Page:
The prevailing trend is bad for democracy:

–  It creates a political climate that favors elitism over populism.

A certain kind of republican, a traditional conservative, has always believed more in the notion of a republic rather than a democracy. The republic is a noble idea, rule of the virtuous, the landed aristocrat, the elite, and the educated. Democracy is a messy myth — it means rule by the regular people, all of them. America has combined the two ideas, but they remain in tension.

Detroit, and the rest of Michigan, has been ground zero for the property owning democracy for years. The wealth of the automotive industry allowed citizens of all classes and creeds to buy a home and engage in political agitation. The trade union and the church provided an opportunity for citizens to be trained in the political arts and get involved not only through electing experts, but also by proposing, shaping and advocating for policy positions.

The key to fostering genuine engagement is shaping the conversation and disseminating useful information. A genuine democracy also requires an unspoken faith in the ability of ordinary people to be effective in politics and for the will of the people to get it right. Overemphasizing the faults of ordinary citizens and questioning the legitimacy of duly-elected public officials are key ways to undermine a strong body politic.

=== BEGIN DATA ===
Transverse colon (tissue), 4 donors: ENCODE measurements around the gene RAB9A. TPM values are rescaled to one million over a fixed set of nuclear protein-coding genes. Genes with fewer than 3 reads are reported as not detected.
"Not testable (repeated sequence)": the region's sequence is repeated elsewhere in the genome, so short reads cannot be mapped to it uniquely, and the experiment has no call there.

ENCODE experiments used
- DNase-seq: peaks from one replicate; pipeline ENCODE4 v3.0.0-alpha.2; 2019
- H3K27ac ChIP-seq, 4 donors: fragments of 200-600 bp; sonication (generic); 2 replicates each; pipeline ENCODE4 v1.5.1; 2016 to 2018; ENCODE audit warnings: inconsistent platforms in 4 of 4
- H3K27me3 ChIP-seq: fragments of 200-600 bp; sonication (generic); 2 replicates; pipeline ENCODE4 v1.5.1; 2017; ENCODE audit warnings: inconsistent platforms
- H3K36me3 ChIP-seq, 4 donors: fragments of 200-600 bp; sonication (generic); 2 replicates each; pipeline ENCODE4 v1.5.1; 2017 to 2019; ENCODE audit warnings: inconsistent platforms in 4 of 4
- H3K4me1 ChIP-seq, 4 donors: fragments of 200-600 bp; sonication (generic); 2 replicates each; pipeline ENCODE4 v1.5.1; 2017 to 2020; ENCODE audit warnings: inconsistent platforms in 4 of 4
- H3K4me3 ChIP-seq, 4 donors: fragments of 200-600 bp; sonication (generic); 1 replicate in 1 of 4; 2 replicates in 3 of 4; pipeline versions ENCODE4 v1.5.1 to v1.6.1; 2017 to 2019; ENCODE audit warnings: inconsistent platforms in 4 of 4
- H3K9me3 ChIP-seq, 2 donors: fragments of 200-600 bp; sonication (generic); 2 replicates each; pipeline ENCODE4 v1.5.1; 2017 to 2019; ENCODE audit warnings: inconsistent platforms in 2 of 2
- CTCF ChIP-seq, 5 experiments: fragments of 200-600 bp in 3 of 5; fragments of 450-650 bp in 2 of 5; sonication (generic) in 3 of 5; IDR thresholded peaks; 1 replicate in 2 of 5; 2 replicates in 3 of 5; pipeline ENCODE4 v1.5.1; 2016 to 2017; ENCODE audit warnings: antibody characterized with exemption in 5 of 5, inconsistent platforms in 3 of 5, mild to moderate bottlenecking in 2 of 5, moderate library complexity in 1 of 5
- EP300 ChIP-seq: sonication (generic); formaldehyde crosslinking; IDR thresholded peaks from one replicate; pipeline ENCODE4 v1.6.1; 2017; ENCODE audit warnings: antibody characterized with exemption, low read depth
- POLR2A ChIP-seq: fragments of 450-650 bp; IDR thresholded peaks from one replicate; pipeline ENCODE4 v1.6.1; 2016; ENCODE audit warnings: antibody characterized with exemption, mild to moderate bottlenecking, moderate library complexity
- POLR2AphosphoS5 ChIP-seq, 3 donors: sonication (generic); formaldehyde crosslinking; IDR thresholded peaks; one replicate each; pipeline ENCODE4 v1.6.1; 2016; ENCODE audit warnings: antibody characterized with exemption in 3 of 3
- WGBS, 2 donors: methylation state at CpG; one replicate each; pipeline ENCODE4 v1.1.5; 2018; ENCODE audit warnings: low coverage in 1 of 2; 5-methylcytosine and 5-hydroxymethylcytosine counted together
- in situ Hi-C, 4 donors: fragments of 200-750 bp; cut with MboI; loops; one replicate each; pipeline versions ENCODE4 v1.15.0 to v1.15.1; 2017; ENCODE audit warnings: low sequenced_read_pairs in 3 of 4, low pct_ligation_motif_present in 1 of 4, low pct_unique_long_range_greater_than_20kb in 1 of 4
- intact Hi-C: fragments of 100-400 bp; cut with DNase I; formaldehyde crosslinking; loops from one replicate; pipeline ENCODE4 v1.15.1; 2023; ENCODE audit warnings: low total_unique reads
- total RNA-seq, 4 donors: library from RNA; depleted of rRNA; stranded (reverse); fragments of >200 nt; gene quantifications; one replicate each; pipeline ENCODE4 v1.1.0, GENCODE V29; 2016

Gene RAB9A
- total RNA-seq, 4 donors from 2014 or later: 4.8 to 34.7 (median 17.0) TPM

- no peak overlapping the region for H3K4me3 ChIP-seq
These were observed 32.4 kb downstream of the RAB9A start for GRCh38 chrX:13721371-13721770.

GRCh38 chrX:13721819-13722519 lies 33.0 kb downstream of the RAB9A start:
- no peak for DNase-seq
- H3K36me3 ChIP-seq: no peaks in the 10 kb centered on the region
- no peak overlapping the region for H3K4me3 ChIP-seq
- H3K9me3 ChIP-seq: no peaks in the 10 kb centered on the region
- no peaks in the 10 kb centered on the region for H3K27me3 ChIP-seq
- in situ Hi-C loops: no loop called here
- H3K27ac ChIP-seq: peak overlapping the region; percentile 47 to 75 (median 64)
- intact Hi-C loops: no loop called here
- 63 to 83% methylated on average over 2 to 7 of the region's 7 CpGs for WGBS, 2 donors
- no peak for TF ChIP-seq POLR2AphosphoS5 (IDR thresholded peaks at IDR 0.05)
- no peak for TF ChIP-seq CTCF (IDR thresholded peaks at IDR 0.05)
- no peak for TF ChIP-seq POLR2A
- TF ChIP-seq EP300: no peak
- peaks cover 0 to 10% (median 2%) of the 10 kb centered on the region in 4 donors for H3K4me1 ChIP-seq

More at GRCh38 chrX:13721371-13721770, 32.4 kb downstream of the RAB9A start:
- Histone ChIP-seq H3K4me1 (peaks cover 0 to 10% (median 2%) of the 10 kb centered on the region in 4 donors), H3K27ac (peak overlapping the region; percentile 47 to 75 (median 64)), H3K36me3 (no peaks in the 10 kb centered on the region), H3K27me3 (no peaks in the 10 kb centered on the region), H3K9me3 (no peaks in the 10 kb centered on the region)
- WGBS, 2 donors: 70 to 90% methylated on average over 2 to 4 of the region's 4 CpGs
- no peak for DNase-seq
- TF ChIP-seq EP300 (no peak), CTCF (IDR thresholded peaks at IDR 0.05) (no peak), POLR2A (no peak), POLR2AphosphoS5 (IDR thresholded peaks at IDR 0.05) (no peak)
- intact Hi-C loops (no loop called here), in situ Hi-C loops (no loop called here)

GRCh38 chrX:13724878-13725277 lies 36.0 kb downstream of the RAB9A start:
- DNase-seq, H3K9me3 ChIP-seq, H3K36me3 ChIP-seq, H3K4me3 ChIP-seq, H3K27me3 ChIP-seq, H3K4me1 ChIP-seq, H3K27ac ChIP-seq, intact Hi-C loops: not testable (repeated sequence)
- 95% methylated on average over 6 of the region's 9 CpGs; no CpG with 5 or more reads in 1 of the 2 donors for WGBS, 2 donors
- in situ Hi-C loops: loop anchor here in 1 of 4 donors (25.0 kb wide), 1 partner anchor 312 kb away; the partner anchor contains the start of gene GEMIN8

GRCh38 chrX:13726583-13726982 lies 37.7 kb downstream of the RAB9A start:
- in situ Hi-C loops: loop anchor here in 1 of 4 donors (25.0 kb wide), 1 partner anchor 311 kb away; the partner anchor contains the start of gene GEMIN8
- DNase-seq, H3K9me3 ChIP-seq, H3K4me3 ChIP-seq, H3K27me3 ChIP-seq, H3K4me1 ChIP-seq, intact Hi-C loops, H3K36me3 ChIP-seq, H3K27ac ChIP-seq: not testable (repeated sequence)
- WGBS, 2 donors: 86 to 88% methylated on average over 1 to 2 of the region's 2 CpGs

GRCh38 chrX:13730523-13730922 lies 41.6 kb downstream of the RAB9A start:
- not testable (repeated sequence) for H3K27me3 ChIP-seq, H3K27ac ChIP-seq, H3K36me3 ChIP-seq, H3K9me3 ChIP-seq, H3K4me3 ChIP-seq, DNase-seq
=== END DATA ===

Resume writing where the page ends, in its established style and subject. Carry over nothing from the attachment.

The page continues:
– It fosters an anemic political discussion.

The barbershops in Flint are talking about Councilman Eric Mays. The beauty shops in Detroit are full of opinions about Council President Brenda Jones. The streets and suites are talking about Councilman Cushingberry. Our political discussion is a shallow one. It is a reality TV political conversation. It is talk about the characters in the political drama or rather their character. It is not talk about solutions to distressed public schools, rising crime and economic growth forgotten urban enclaves. It is an anemic conversation about the topics that affect our lives the least.

– It promotes the value of political disengagement.

Anemic political conversations are a turn off. Citizens are wrestling with personal lives and trying to figure out how to promote public goods. Undermining faith in the political process, attacking the character of locally grown leadership and obscuring the real problems and proposed solutions tends to promote the value of not being engaged at all.

Whatever the intention of journalists like Nolan Finley, the continued trend in political reporting will ultimately impede the creation of a cohesive and constructive body politic. It will only add to cynicism and apathy. It will only amplify an “us versus them” social atmosphere. Who knows? This may be the goal. If so, it is both anti-democracy and un-American.

D. Alexander Bullock is pastor of Greater St. Matthew Baptist Church and the founder and national spokesperson for the Change Agent Consortium (actioncac.org).